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March 26, 2012
The Tigers already had a stranglehold on their weakened division—and then they added Prince Fielder. While Detroit plans for October, the rest of the Central races for second
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March 26, 2012

Al Central

The Tigers already had a stranglehold on their weakened division—and then they added Prince Fielder. While Detroit plans for October, the rest of the Central races for second

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The Indians went for it last year, when they traded four players, including two of their top pitching prospects, to the Rockies on July 30 to land righthander Ubaldo Jimenez for the stretch drive. At the time, Cleveland was 53--51 and just 1½ games behind the Tigers. But the team went 27--31 the rest of the year, a playoff push never materialized, and Jimenez went 4--4 with a 5.10 ERA in 11 starts. In the off-season he returned home to the Dominican Republic to rediscover his fastball—which dropped from 96.1 mph in average velocity in 2010 to 93.5—and his confidence. He found both after committing to a workout routine focused on his core. "I never paid attention to stretching before," says Jimenez. "This time I had someone there to tell me what to do."

Jimenez isn't the only question mark in Cleveland. Designated hitter Travis Hafner hasn't played more than 118 games since 2007 and has hit just 13 homers each of the past two years while battling a shoulder injury. Outfielder Grady Sizemore is back on the disabled list, this time with a back problem that could keep the three-time All-Star out until June, making this the fourth straight season he's been out for significant time. Perhaps the only "known quantity," as All-Star closer Chris Perez puts it, is the bullpen, a tightly knit, effective group (it had the AL's fifth-best relief ERA) that calls itself the Bullpen Mafia and printed up T-shirts to look like the poster for The Godfather. Their capo is Scott Radinsky, who was promoted from bullpen coach to pitching coach to help fix a team ERA (4.23) that ranked 10th in the AL last season.

The Twins' pitching was even worse than Cleveland's—it ranked next to last in the AL in ERA, at 4.58. But the problems in Minnesota run deeper, which is why the Twins' biggest off-season move was to bring Terry Ryan back to the G.M. role he held from 1995 through 2007. Ryan, who had been a special adviser since handing the job to longtime assistant Bill Smith, came back after Minnesota plummeted to 99 losses a year after winning its sixth division title in nine seasons. "A lot of years you heard people say, We want to be like the Twins," says Ryan. "Last year you didn't."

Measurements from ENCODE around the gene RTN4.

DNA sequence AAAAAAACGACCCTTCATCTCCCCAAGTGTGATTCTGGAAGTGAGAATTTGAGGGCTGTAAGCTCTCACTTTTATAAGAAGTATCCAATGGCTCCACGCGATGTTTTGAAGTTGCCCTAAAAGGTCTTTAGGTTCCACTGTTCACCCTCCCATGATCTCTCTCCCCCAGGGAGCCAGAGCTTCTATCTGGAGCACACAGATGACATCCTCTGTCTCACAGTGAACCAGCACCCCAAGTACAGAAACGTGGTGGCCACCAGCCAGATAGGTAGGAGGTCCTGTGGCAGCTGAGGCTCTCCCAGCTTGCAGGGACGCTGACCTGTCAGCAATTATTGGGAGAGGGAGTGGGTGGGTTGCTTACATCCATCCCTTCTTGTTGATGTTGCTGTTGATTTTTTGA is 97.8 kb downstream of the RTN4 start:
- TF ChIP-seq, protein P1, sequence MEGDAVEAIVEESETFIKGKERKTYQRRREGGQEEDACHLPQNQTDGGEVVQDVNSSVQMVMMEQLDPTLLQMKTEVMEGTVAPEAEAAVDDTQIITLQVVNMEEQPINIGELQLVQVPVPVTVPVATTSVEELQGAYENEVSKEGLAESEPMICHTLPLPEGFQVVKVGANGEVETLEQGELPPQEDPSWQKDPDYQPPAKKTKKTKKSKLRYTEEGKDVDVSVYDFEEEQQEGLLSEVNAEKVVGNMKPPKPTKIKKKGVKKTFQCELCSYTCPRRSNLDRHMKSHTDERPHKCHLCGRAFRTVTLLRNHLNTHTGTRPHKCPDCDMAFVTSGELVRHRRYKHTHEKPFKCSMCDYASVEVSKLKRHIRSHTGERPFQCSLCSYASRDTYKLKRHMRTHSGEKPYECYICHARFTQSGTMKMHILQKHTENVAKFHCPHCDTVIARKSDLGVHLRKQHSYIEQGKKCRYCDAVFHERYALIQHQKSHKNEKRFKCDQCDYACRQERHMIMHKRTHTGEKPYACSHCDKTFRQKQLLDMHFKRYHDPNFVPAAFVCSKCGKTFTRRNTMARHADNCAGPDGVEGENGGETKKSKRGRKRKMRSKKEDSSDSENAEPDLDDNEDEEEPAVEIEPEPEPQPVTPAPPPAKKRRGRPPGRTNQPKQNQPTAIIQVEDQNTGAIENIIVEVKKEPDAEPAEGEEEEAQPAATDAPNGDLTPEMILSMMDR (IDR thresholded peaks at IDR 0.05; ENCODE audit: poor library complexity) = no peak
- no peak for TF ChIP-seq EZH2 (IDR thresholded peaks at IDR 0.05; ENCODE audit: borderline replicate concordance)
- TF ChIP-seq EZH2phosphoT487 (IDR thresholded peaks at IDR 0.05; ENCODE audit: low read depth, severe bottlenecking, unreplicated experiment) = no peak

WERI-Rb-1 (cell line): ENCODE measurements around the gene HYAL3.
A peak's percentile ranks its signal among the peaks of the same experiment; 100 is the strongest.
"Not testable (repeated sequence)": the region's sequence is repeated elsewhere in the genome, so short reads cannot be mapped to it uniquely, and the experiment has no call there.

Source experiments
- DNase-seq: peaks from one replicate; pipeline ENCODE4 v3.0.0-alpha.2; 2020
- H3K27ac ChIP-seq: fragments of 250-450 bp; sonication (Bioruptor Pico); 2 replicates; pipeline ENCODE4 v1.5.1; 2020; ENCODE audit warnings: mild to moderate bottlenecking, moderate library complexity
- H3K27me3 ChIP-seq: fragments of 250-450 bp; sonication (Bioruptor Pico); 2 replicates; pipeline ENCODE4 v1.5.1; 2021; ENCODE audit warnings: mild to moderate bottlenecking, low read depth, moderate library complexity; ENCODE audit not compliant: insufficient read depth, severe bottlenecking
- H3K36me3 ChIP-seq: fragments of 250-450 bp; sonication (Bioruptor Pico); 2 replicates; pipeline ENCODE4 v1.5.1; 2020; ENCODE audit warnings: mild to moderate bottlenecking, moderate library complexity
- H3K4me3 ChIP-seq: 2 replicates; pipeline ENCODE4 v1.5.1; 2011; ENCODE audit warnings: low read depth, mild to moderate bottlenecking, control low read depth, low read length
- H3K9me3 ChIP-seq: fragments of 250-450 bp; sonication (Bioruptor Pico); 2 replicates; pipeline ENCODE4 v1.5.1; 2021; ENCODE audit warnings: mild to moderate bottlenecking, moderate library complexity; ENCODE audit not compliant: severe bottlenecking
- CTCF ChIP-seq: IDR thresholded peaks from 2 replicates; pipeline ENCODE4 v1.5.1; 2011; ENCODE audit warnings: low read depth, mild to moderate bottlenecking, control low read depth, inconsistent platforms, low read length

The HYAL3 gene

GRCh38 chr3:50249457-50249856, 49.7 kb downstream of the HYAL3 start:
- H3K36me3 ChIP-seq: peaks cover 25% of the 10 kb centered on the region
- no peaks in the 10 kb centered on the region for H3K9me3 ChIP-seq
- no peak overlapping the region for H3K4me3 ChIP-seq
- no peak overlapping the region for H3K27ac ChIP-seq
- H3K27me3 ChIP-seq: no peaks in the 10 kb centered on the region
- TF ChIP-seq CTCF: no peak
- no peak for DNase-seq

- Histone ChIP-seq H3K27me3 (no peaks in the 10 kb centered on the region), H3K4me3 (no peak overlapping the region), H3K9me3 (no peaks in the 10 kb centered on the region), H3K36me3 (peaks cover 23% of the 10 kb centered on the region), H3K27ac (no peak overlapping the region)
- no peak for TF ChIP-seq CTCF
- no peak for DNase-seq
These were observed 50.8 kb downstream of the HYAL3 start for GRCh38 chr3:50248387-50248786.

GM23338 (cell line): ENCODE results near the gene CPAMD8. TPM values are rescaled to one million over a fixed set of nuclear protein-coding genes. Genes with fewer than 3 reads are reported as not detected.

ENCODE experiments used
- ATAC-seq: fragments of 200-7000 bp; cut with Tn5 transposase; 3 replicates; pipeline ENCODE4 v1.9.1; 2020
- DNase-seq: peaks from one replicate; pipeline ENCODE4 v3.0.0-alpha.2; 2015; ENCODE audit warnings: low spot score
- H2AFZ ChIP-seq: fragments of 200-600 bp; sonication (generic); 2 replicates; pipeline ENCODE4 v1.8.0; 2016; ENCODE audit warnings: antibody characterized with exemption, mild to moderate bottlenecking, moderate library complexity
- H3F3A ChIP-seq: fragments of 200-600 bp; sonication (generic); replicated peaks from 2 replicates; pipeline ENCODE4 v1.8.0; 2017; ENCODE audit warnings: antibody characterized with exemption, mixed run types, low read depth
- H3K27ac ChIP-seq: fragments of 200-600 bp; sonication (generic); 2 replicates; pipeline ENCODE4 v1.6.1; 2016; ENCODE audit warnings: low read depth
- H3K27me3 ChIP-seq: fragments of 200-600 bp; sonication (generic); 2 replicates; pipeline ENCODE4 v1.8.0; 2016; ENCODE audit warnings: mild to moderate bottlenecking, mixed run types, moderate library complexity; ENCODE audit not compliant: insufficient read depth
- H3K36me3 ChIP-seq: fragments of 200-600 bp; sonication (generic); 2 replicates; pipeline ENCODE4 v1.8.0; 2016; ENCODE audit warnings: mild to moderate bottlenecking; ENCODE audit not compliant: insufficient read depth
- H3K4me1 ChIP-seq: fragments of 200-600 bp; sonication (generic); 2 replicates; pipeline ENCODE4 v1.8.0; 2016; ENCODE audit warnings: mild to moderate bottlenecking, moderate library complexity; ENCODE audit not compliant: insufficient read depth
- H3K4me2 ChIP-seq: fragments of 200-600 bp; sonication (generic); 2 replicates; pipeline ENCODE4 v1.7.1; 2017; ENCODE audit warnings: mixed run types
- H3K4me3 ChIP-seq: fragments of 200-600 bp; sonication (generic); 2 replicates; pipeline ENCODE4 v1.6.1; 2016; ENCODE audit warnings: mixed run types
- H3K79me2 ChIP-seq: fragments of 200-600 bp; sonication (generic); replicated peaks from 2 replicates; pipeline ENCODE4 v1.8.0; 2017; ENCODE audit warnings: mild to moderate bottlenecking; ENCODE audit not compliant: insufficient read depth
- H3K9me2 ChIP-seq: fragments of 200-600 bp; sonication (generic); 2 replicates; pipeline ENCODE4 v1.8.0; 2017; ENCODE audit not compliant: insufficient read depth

It won't be heard much this year either. Minnesota had one of the league's worst offenses in 2011, ranking next to last in OPS and runs scored and last in home runs, and doesn't yet know what to expect from Justin Morneau, the former MVP who is still trying to regain his old form after a variety of ailments, most notably concussion symptoms, forced him to miss 174 games in the past two years. Morneau has not ruled out retirement if the concussion symptoms persist. Joe Mauer, another former MVP, says he's back to 100% health after he played just 82 games in 2011 because of bilateral leg weakness and hip and shoulder soreness.

Mauer and Morneau are two of the few remaining holdovers from the team's recent success. Minnesota lost mainstays Michael Cuddyer, Jason Kubel and Joe Nathan in free agency and, as Ryan says, "had to go against some of our philosophies" to replace them. A dearth of talent in the farm system forced Ryan to find affordable, temporary replacements on the open market. While outfielder Josh Willingham, catcher Ryan Doumit and infielder Jamey Carroll might provide marginal improvement, Ryan is focused on the players he can land on June 4—draft day, when Minnesota has five of the top 72 picks. "We've got an opportunity to replenish a system that has a default of talent," said Ryan. "That will go a long way toward re-charting our future."

The White Sox' future is now in the hands of 44-year-old rookie manager Robin Ventura, whose appointment as skipper surprised even him when G.M. Kenny Williams offered him the job in October. "It took me a minute to understand what he was asking me," says Ventura, who has never managed at any level. "I said, 'If I do this it's going to be because I want to do it, not because you're signing a bunch of free agents.'"

That's good: Not only did the White Sox not go shopping this winter, they also traded closer Sergio Santos and outfielder Carlos Quentin and began dropping the r-word: rebuilding. The White Sox are hoping for something close to career-norm seasons from DH Adam Dunn (he hit .159 in 2011 with a career-low 11 home runs), outfielder Alex Rios (a career-low .227 average and .265 OBP) and righthander Jake Peavy (4.92 ERA in only 19 appearances). Getting those, Ventura notes, would be "like adding three impact free agents."

Dunn, who had seven straight seasons of at least 38 homers before signing a four-year, $56 million contract with Chicago before last year, says he's "damn sure not going to have a year like [2011] again."

Verlander too is fueled by past disappointments. In 2008, just as they are this year, the Tigers were considered heavy favorites to win the division after making several splashy moves (trading for shortstop Edgar Renteria, Cabrera and pitcher Dontrelle Willis). But Detroit lost 88 games and placed last in the Central. That finish, empty and October-less, drives the Tigers and their best player as much as the ALCS loss last October. "I draw on those memories," says Verlander. "It really left a sour taste in our mouths. It won't happen again—I won't let it."


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